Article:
#14 pathfinder refactoring

Astrid Sawatzky

this is currently planned:

Entity has a PathGuide.
Entity calls PathGuide.getNext(currentPos, destination)

PathGuide has a Path
PathGuide uses PathFinder, CollisionMap
- if saved Path collides with another entity it has to be recalculated
(by PathFinder)

these are only ideas:
- PathCache has 1..n cached Paths (for different PathGuides).
* caching of different Paths or PathGuides
- ZonePathCache
* precalculated routes that can be used partly
(e.g. going by bus)


  • ChadF

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    Use Path instead. I did the initial work shortly before the cvs freeze a few weeks back. A path would be used to direct all GuidedEntity movements (including simple directions). The path would hide the details of how the path should be followed.

    The searchPath() methods should probably be changed to return an appropriete Path implementation (most likely FixedPath, but not required), or null when no path is found. Since everything that calls it either just checks it for no-path-found, or convertes it to a path.

    The current A* pathfinder impl ideally would go into it's own sub-package, implementing some core interface. Then other algorithms could be created (in other pckages) and plugged in and tested at will, transparent to the rest of the code.

  • ChadF

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    Beyond what I mentioned in the IRC (assuming you read the logs already)..

    The basic movement design from an entity's perspective:
    Entity - No presumed notion of self movement.
    ActiveEntity - An entity that has direction and speed, but no control beyond that.
    GuidedEntity - An entity that extends the an active entity, but uses a Path for all it's movement.

    A path is like a Shape in awt. A shape may be a rectangle, polygon, or even a circle. While a polygon has the notion of specific points that make it up, a circle doesn't. So when drawing a shape, the shape does it's own rendering, since nothing else can know it's internals. So in the same way, a Path should be the nexus that tells the entity how to move.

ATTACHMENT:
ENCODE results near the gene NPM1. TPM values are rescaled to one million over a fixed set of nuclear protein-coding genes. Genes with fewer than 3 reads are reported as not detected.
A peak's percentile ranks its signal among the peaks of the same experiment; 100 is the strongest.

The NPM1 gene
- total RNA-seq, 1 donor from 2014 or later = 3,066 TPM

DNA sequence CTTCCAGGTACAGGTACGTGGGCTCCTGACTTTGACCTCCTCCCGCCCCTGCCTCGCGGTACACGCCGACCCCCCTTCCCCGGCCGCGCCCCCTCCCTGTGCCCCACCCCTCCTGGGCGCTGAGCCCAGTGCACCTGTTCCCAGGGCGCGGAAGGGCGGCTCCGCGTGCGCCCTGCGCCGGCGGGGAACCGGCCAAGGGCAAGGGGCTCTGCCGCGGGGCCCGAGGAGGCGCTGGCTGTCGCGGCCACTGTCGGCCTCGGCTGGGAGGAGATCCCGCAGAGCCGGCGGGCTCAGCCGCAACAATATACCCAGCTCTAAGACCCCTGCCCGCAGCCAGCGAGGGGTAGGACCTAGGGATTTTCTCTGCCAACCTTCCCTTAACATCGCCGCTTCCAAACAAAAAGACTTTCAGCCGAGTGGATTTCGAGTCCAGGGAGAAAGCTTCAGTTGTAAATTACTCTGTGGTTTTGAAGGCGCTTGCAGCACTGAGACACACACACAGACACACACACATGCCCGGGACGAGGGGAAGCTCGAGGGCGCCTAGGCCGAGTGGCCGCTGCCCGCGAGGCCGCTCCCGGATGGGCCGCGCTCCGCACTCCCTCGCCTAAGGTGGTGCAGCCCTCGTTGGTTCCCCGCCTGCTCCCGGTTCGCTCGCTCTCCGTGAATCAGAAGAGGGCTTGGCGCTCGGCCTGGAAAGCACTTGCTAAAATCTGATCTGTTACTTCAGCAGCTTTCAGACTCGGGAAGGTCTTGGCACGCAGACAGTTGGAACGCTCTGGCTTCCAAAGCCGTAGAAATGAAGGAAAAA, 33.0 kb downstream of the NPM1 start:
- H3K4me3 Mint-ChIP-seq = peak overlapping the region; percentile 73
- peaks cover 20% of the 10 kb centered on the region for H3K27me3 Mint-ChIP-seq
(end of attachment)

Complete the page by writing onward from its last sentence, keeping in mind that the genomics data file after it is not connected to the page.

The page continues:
A path has it's notion of how to move an entity along, with an optional destination point (where known), so that it can hopefully be sent to the client side eventually as a hint of when to stop (and avoiding that snap-back visual). And maybe [where supported] a simple point list of it's effective path (but only the creature debug code really needs this right now).

    The bridge between your design and mine:
    A particular implementation of Path _is_ a PathGuide in effect. The GuidedEntity asks the path to point it in the right direction along the way, and the "guide" in the path does that work.

    You don't want to require a PathGuide, which is coded/linked to a PathFinder, all the time, since finding a path is generally unneeded for the fixed paths that NPC's use. Unless you assume the notion of a "fixed" PathFinder to avoid the search overhead, but then the same function of FixedPath exists, only with 2 extra levels of code.

    And before blaming me for walking on your code changes, please check the cvs history on recently changed files to make should you're not stepping on (and kicking) someone else's changes. I wanted to do the same thing you did with ripping out the unused pathfinder code when I did the other changes.. but once I looked at the cvs file logs, I saw that new files had been added semi-recently (in the past year), but not used.. so I opted not to delete them because I didn't want to risk abruptly trashing the changes someone else started and may have simply got side-tracked on (a common thing).